1 point if you fall asleep quickly – within 20 minutes of going to bed
1 point if you only experienced minor night time waking – you may be aware that you woke up, but fall back to sleep quickly, not need to get out of bed, or check your phone.
1 point if you are aware that you dreamed. You don’t need to be able to remember the content, but only if you had some dreams during sleep
1 point if you slept more than 7 hours
1 point if you woke in the morning feeling refreshed (within the first hour of waking).
Recording the quality of your sleep is as important as the quantity of your sleep.
Monitor for a few weeks whilst you try various other steps
Step 2: set a regular bed time. Having a regular bedtime trains your body to start to wind down in a trained fashion. Go to bed/ sleep at the latest by 11 pm. Try to wake up when you can experience morning light – so in Hong Kong that is around 7am. If you need to wake up at a specific time, plan your bedtime to be at least 8 or 9 hours ahead of that time.
Step 3: minimise stimulants ahead of bedtime. This doesn’t only mean coffee or cola drinks, this includes screen time, TV, social media. Stop using devices an hour before bedtime. These devices keep your mind awake. Instead use this time for calming activities
Step 4: Maximise calm activities and a calm routine. Taking a bath, writing in a journal, colouring pictures, drinking cocoa, listening to music, reading in bed, and massaging your muscles start to help your body obtain a resting state ahead of bed, and convey to your mind and body that sleep is coming.
Step 5: Build a nest. A tidy room with minimal clutter, blackout curtains, weighted blankets all enhance the feeling of being settled in bed.
Step 6: Eliminate mental clutter. As you go to bed consider how are you going to clear your mind. If you wake with ideas during the night, keep a pad and pen beside the bed so that you can jot down a prompt for the idea and go back to sleep immediately. Writing a journal before you go to bed is a wonderful exercise to empty your mind of worries gathered during the day. Praying and celebrating what you are grateful for also helps you create a sense of mental calm before you go to bed. For more information on the benefits of journaling see our blog on this issue. ( https://reddoor.hk/2017/03/22/six-fantastic-benefits-of-writing-a-journal/)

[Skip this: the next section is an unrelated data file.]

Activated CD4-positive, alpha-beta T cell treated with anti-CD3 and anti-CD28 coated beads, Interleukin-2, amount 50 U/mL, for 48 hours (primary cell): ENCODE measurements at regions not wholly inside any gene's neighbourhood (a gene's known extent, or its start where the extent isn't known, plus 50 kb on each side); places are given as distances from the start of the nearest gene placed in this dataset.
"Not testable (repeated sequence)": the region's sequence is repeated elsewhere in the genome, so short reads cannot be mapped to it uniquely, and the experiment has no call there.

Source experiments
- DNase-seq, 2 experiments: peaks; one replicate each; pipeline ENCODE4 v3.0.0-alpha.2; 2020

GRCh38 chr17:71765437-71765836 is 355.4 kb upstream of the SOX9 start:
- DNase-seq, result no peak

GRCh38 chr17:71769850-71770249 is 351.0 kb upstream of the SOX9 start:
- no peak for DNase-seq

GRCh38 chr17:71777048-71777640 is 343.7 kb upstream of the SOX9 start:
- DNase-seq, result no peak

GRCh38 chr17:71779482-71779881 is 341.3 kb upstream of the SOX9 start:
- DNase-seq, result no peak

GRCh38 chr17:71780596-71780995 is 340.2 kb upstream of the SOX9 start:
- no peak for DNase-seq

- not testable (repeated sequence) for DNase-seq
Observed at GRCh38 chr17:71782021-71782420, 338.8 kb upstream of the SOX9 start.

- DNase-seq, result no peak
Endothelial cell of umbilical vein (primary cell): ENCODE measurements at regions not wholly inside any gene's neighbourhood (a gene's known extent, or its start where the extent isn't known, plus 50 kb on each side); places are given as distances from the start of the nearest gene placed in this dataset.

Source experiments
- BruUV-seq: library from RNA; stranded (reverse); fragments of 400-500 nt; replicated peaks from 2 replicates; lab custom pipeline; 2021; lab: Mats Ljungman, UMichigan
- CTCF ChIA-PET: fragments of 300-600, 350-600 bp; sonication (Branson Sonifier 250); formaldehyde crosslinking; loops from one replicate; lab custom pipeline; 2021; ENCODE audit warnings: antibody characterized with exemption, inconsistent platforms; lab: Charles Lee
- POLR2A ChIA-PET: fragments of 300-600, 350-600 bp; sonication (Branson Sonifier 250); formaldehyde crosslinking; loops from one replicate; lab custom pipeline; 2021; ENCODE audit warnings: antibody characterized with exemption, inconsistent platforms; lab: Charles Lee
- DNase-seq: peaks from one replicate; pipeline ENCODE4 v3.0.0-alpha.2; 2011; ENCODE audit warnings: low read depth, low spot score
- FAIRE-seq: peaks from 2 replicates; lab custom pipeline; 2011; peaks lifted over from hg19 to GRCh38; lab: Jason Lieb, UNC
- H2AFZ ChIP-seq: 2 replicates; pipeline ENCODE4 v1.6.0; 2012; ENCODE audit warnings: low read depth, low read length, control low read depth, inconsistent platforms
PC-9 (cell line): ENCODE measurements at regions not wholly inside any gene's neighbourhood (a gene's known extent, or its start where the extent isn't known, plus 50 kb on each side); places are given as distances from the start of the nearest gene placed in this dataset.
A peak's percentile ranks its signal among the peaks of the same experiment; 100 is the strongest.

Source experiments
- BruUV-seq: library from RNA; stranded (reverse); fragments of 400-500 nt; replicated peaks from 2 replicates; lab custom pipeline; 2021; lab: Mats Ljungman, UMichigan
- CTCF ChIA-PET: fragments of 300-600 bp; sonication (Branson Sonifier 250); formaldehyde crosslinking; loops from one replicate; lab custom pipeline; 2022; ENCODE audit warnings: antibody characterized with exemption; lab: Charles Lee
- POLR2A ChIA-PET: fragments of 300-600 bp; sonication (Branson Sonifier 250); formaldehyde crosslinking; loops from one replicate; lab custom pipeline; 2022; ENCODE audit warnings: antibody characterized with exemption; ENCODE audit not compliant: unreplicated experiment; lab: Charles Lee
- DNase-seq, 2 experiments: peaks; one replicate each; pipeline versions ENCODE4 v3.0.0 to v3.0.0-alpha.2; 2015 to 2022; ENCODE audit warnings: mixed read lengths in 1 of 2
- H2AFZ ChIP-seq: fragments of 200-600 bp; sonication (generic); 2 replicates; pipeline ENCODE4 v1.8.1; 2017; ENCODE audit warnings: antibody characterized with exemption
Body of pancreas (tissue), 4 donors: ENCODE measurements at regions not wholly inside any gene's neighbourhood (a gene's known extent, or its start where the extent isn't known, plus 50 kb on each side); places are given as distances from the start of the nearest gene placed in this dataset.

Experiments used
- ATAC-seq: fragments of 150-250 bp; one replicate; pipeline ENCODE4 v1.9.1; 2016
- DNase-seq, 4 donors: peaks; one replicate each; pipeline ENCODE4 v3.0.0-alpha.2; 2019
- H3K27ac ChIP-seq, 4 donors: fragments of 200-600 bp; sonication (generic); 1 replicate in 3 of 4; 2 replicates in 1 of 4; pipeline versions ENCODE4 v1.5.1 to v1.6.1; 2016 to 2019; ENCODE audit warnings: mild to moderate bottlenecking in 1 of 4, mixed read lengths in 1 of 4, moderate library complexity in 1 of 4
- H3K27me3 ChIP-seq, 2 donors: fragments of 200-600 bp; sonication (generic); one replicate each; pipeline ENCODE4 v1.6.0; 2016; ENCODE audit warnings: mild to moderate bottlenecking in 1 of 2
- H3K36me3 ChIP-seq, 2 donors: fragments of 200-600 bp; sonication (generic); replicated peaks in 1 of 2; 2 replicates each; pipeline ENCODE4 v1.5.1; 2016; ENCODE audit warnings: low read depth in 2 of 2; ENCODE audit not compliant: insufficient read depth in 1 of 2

Step 7: catch up on debts. Sleeping for one single period, at night is a human evolutionary practice created in response to the world of work. In some cultures, and among other species, multiple periods of sleep is the norm. Consider a siesta occasionally, and see if napping is a benefit to you. This may help you catch up on your sleep debt, or help you recharge your batteries.
One last note – whilst much of the focus of this article is focused toward achieving enough sleep, there are also health problems related to sleeping too much. Oversleeping can be caused by other health problems, but also contributes to health problems. If you regularly sleep more than 10-12 hours a day please consult your doctor. Oversleeping has been associated with heart disease, diabetes, pain, obesity, depression and sleep apnoea. Too much sleep also impairs your cognitive function, so try to monitor your sleep, and look to set up healthy waking and sleeping patterns.